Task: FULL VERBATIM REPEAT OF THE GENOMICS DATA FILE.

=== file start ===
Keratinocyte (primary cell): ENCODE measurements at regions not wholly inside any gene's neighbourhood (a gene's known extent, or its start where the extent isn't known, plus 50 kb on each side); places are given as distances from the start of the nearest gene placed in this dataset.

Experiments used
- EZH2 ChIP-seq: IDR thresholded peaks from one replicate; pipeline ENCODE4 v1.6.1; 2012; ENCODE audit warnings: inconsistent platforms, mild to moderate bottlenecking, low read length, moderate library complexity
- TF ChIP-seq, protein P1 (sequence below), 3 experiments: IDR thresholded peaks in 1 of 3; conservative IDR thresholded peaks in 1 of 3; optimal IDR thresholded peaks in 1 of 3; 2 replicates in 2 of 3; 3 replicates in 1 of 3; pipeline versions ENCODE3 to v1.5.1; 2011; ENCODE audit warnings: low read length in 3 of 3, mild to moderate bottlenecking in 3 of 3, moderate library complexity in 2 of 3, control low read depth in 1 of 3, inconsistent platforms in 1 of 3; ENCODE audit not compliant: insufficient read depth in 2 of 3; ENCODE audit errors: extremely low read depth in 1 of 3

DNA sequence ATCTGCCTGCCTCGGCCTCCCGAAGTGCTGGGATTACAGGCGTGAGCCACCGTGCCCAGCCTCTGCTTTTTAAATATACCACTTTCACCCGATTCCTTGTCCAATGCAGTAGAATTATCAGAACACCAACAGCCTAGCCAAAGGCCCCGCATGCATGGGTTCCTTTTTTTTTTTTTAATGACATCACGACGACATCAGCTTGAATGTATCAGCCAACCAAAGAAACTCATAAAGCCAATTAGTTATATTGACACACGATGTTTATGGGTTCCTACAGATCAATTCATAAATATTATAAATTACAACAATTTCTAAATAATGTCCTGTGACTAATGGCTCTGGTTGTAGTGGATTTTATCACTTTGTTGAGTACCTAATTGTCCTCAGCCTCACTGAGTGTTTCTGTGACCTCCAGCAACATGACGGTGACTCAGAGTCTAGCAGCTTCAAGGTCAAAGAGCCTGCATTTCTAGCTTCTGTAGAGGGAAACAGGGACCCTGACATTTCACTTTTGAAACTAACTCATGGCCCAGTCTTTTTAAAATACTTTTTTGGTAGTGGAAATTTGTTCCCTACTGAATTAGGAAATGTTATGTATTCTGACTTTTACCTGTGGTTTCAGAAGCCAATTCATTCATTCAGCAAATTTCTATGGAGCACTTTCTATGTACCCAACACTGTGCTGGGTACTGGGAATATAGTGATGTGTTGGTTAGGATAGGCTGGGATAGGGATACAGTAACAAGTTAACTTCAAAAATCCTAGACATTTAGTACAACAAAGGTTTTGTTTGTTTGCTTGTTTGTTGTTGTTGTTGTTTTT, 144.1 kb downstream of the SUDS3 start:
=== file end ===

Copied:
Keratinocyte (primary cell): ENCODE measurements at regions not wholly inside any gene's neighbourhood (a gene's known extent, or its start where the extent isn't known, plus 50 kb on each side); places are given as distances from the start of the nearest gene placed in this dataset.

Experiments used
- EZH2 ChIP-seq: IDR thresholded peaks from one replicate; pipeline ENCODE4 v1.6.1; 2012; ENCODE audit warnings: inconsistent platforms, mild to moderate bottlenecking, low read length, moderate library complexity
- TF ChIP-seq, protein P1 (sequence below), 3 experiments: IDR thresholded peaks in 1 of 3; conservative IDR thresholded peaks in 1 of 3; optimal IDR thresholded peaks in 1 of 3; 2 replicates in 2 of 3; 3 replicates in 1 of 3; pipeline versions ENCODE3 to v1.5.1; 2011; ENCODE audit warnings: low read length in 3 of 3, mild to moderate bottlenecking in 3 of 3, moderate library complexity in 2 of 3, control low read depth in 1 of 3, inconsistent platforms in 1 of 3; ENCODE audit not compliant: insufficient read depth in 2 of 3; ENCODE audit errors: extremely low read depth in 1 of 3

DNA sequence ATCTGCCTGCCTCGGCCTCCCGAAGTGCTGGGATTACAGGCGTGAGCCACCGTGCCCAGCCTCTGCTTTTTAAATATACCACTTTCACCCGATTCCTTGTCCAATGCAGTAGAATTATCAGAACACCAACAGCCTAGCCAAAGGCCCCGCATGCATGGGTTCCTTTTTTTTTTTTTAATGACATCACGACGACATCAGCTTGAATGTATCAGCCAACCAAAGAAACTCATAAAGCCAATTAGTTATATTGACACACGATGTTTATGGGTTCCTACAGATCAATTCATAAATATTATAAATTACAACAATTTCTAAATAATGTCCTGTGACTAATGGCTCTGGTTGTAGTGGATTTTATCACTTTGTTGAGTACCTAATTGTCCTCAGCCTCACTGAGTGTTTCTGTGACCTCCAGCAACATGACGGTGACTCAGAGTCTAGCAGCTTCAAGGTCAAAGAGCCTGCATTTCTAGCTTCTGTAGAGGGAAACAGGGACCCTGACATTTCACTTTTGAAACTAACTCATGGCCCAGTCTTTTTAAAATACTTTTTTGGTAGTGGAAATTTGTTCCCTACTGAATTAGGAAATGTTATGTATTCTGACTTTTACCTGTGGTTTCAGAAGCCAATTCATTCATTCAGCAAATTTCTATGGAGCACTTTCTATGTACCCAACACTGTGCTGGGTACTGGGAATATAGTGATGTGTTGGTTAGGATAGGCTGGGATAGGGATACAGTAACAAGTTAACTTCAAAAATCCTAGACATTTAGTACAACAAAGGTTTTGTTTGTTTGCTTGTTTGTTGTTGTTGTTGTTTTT, 144.1 kb downstream of the SUDS3 start: